One studentís story
Every Tuesday afternoon, Q-vaughnia Hornbeck leaves her public high school early, bound for a laboratory on the Vanderbilt University campus where she is investigating a new way to identify sewage contamination in lakes, rivers and other recreational waters.
Undoubtedly, but Hornbeck says the best part of her experience in the School for Science and Math at Vanderbilt is the friendships she’s made with her teachers and fellow students.
It’s also changed her career choice – from dentistry to neuroscience.
“It’s changed everything,” she says confidently. “I like the fact that you have a question and then you can develop ways to answer the question. I also like that you don’t have someone telling you what to do next. You can decide that on your own.”
Hornbeck is one of 10 seniors and 49 underclassmen from Nashville public schools currently enrolled in the innovative Vanderbilt program. It is the latest effort by Virginia Shepherd, Ph.D., and her colleagues to enhance K-12 science education.
In 1994, Shepherd got her first her first science education grant to fund summer workshops for teachers. That led to a variety of programs, including the Girls and Science summer camp, the involvement of graduate students in K-12 classrooms and, in 2002, establishment of the Center for Science Outreach, which Shepherd directs.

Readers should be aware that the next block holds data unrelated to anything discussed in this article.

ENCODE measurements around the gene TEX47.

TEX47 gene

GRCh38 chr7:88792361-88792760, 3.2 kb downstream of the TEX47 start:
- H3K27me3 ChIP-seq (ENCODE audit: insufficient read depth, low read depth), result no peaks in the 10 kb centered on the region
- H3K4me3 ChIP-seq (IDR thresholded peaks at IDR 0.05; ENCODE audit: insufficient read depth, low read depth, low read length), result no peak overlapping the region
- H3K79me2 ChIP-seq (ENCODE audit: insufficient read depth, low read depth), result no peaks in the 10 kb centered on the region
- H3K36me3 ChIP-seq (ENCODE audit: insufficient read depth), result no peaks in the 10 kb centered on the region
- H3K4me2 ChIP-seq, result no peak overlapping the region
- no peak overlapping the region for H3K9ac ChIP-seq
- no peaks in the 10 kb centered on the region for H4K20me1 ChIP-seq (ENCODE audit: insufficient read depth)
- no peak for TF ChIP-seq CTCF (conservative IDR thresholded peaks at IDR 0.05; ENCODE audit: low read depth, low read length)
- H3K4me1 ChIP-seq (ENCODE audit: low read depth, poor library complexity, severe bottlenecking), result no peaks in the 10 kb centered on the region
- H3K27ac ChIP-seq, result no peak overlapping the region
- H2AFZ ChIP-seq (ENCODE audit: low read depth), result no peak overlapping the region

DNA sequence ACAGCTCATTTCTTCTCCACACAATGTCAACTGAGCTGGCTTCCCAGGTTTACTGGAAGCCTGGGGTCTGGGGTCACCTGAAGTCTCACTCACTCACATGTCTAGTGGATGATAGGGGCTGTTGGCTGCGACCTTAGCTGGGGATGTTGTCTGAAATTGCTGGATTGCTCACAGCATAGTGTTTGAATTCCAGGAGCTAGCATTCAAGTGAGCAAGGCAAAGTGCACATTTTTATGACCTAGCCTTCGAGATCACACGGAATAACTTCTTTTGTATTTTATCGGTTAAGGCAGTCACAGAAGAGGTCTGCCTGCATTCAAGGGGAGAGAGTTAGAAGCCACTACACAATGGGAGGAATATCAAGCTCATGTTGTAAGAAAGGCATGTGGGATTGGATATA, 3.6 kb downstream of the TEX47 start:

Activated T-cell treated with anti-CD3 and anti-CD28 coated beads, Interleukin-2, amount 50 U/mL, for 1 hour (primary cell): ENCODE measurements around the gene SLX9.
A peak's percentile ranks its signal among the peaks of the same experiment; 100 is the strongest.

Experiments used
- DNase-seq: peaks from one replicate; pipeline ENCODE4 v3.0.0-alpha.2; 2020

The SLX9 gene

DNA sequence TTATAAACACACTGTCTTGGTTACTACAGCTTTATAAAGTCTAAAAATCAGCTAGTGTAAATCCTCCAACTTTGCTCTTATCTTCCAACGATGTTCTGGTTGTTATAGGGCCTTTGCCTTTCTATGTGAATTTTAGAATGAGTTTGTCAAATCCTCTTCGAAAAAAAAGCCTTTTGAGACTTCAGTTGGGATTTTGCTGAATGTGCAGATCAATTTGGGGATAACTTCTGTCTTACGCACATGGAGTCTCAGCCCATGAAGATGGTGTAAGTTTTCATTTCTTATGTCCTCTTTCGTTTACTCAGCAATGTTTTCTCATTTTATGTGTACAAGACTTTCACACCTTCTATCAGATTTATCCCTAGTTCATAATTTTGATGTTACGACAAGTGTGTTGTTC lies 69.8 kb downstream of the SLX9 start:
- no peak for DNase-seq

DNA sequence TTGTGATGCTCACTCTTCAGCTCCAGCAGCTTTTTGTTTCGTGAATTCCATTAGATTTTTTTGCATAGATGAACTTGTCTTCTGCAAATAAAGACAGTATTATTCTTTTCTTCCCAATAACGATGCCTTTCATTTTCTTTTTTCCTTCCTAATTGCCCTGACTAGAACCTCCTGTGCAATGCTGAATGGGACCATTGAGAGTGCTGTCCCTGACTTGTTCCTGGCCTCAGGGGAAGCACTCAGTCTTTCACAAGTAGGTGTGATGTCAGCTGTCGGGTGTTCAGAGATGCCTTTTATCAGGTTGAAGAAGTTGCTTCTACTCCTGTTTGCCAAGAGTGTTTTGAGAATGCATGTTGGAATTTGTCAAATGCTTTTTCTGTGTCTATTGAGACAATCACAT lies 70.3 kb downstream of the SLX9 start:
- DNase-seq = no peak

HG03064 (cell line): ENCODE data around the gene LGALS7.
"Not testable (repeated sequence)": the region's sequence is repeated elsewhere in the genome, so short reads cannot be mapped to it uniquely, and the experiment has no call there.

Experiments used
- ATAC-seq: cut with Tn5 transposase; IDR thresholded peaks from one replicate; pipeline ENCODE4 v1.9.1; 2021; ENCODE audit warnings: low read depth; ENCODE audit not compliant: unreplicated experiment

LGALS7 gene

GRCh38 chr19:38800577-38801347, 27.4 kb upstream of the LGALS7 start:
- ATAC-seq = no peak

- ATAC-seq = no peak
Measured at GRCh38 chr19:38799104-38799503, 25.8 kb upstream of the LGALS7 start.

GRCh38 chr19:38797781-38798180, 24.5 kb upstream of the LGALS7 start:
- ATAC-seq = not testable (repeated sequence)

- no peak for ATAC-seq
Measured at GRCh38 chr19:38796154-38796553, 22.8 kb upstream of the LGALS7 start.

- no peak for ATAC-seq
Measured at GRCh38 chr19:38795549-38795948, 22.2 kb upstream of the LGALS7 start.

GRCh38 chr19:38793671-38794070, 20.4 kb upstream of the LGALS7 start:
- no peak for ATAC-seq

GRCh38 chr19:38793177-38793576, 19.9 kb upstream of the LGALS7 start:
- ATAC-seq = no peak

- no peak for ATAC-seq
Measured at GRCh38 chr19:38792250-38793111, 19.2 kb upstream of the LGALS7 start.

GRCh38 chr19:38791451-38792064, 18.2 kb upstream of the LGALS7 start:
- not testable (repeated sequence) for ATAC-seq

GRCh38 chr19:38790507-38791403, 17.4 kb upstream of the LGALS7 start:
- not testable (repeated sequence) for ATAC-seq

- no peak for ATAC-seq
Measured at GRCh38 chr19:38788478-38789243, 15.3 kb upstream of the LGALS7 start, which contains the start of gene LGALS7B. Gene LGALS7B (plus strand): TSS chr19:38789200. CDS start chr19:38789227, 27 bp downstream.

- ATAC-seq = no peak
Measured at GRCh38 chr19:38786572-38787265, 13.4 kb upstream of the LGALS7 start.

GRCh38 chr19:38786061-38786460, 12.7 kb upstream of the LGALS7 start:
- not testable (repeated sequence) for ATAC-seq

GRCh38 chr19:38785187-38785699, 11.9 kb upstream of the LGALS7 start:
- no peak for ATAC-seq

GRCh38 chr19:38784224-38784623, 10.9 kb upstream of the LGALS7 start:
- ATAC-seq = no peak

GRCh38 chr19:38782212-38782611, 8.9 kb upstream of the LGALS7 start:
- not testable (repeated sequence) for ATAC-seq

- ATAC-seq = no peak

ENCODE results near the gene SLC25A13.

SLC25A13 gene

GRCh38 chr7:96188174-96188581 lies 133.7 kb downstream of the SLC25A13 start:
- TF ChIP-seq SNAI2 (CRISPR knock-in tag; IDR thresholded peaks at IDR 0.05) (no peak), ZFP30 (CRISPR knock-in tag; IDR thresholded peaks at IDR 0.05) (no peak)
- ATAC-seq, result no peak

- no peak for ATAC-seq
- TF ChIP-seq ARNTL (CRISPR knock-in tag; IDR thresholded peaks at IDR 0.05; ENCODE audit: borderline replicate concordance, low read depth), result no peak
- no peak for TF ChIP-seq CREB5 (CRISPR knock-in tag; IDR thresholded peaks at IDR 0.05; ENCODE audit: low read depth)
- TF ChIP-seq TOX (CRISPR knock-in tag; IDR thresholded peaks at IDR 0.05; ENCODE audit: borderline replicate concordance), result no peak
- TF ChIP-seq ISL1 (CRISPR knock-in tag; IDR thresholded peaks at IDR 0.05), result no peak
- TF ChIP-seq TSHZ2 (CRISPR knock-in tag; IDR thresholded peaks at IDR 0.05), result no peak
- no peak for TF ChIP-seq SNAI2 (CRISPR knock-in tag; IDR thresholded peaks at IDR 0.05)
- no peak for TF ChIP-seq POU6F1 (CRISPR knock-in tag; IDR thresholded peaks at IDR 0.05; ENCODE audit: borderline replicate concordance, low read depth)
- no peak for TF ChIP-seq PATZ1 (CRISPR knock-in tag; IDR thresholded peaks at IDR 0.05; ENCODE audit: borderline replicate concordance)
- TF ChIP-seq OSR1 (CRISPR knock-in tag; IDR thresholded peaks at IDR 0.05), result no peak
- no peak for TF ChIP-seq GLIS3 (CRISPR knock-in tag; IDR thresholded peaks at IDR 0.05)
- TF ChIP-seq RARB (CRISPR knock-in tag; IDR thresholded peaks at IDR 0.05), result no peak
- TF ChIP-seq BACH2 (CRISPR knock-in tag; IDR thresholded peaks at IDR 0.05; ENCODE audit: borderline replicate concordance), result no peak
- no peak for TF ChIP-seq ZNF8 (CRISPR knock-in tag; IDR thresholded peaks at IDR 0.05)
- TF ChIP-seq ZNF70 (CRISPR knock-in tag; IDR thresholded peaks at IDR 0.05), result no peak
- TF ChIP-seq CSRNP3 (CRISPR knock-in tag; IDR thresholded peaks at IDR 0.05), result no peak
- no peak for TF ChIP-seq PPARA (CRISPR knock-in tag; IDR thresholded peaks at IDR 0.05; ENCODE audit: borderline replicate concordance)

Then, in 2007, Vanderbilt Medical Center, in partnership with Metropolitan Nashville Public Schools, launched the School for Science and Math.
Directed by Glenn McCombs, Ph.D., the school has four full-time, Ph.D.-level instructors. Most of the students spend one day a week at Vanderbilt receiving accelerated classroom instruction and laboratory experience, while still keeping up with their studies in their public schools. The seniors also conduct summer research projects.
In the past two years, three of the seniors have achieved semifinalist recognition in the prestigious Siemens (formerly Westinghouse) national science competition.
Too often in regular science classes, “students … find themselves doing a cookbook kind of lab, and there’s not the open-ended question and hypothesis-driven kind of project,” says Shepherd, a professor of Pathology and Medicine and associate professor of Biochemistry.
“We’re trying to do that here … To me, that’s the way to build critical thinkers and problem solvers, and that’s what I’d love to see in schools” throughout the country.
Shepherd recognizes that high schools and universities have very different cultures. But “with a good relationship between a university or institute of higher education and the K-12 system,” she insists, “there can be some wonderful partnerships built up that can be mutually beneficial.”
The goal is nothing short of revolutionary.
“What’s the Sputnik of your generation?” Shepherd challenges the students. Cures for cancers? A vaccine that prevents AIDS? A solution to the energy crisis?
“You want to give something to these students that they can grab a hold of, so they can say, ‘Yeah, I want to be that kind of scientist,’” she says.
“The challenge is what will excite students and keep the spark going.”